Former Sen. Al Franken (D-Minn.) is slowly reentering public life after being forced to resign over sexual misconduct allegations, releasing a video Monday to thank his supporters for donating to a Native American school in Minnesota.
Franken announced his resignation in December 2017, after eight women accused him of groping and/or forced kissing.
In an email to supporters on April 25, he wrote: “It’s been a while since I’ve been in touch with you,” before asking them to help raise money for the Bug-O-Nay-Ge-Shig School at the Leech Lake Reservation in northern Minnesota.
The money will fund books for the school’s library, including “a meaningful collection of books about the history and culture of Native People,” according to his email.
In the video, first reported by Politico’s Playbook newsletter Monday, he announced that his email had raised over $70,000 for the school, which recently underwent major renovations and dedicated a new building for its high school, a cause he championed while in the Senate.
The former senator spoke at the high school’s dedication last summer; during his speech, Franken referred to his resignation from the Senate.
“It was very meaningful for me and bittersweet. I would like to still be there,” he said.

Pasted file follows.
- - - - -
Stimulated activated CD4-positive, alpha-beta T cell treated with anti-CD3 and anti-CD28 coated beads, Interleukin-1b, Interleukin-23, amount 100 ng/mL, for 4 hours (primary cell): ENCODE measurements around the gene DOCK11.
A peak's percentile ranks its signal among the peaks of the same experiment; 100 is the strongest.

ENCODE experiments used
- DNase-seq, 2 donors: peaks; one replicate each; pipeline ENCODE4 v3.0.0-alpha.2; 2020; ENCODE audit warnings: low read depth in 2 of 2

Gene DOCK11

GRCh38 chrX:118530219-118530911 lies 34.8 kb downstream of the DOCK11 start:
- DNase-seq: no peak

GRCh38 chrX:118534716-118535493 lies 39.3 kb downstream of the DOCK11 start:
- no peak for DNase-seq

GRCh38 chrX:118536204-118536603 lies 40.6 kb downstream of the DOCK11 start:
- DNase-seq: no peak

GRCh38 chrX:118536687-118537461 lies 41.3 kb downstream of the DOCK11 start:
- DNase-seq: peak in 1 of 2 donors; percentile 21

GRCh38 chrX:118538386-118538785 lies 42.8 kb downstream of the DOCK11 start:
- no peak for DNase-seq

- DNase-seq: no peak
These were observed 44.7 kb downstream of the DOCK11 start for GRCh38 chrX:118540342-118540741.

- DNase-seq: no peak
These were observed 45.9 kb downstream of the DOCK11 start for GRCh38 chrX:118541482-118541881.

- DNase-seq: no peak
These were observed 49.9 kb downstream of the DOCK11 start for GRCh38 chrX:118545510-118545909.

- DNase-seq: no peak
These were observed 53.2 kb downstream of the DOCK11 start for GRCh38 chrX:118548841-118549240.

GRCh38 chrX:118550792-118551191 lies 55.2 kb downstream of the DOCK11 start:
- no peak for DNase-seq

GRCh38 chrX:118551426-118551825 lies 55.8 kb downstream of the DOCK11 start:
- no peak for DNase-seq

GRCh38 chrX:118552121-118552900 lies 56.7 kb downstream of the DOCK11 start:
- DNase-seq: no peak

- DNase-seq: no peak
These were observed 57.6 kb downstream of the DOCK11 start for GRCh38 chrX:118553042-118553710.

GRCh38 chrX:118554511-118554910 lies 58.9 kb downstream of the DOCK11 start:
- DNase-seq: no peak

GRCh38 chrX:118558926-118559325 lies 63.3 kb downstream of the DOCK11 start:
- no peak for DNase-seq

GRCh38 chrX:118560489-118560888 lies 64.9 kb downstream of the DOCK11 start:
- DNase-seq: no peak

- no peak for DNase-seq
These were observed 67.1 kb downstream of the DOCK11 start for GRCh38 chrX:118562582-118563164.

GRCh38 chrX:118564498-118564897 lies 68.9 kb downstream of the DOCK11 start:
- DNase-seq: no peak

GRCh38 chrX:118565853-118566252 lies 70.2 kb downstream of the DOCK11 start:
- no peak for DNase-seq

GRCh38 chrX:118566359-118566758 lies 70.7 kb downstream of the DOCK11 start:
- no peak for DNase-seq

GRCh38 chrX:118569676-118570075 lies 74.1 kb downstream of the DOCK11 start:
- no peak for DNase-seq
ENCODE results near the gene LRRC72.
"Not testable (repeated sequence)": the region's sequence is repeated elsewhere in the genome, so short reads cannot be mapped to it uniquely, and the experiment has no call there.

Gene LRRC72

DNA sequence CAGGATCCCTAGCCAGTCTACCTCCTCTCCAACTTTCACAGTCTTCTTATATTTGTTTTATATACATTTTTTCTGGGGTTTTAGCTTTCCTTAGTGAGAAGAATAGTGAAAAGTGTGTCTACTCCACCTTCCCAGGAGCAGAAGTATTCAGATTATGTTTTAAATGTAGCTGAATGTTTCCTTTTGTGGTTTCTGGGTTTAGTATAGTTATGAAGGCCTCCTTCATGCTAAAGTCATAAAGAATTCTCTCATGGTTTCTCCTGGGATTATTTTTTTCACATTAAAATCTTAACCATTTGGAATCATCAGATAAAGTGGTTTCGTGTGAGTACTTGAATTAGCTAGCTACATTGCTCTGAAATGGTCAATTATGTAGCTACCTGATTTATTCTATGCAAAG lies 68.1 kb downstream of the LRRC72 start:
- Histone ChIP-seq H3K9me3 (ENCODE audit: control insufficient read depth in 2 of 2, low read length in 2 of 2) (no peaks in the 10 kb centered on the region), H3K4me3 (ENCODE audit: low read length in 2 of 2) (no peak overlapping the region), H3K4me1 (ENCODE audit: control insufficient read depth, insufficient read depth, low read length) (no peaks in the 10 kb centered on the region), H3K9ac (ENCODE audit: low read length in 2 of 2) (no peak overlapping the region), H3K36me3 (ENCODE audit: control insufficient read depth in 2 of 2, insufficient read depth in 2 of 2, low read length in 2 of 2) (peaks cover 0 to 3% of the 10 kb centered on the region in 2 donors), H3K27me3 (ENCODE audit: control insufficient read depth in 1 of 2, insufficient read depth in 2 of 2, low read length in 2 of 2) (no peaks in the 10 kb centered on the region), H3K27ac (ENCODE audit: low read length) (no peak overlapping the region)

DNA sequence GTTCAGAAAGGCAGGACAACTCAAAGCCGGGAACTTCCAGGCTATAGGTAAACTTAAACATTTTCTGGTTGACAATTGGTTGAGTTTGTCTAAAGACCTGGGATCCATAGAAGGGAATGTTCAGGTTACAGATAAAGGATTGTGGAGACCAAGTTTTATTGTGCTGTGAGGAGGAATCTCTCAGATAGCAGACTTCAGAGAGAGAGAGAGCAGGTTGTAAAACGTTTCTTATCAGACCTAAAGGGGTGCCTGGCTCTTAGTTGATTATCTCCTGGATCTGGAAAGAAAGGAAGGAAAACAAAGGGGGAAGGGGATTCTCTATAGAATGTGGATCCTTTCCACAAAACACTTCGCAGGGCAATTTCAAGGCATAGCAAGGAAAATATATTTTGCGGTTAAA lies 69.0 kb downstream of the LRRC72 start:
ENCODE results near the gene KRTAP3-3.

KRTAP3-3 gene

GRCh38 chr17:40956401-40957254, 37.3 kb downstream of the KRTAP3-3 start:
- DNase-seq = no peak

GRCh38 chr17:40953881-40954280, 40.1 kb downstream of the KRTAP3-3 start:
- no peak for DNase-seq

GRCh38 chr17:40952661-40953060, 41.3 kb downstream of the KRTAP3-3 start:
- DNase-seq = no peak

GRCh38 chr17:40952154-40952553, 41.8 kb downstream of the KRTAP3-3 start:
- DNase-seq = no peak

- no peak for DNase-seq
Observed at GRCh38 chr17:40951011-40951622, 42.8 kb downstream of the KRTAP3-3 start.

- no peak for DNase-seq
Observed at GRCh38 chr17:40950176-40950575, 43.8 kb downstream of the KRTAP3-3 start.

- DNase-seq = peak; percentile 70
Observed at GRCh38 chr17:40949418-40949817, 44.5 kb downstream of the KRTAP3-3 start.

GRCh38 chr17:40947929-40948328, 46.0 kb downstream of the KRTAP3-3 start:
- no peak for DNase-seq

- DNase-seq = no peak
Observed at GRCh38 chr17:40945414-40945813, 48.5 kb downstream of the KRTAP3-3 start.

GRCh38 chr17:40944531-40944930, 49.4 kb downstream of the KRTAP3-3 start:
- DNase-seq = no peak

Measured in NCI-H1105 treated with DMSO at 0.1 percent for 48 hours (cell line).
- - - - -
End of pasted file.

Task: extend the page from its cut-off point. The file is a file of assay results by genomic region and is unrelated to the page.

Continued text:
At the dedication, in an interview with local CBS News outlet WCCO, his first since his resignation, he suggested that he was open to seeking public office again.
“I haven’t ruled it out, and I haven’t ruled it in,” he said.
Franken also recently relaunched his website, where he has been writing blog posts about news events, such as special counsel Robert Mueller’s investigation into President Donald Trump, as well as Attorney General William Barr’s Senate testimony last week.
Franken’s scandal has become a flashpoint in the 2020 presidential election, as some progressive donors have attacked Sen. Kirsten Gillibrand (D-N.Y.) for calling on Franken to resign and pledged not to support her presidential bid.
Gillibrand, who has made combating sexual misconduct a major issue during her career, was among dozens of senators who called on Franken to resign.
Need help? Visit RAINN’s National Sexual Assault Online Hotline or the National Sexual Violence Resource Center’s website.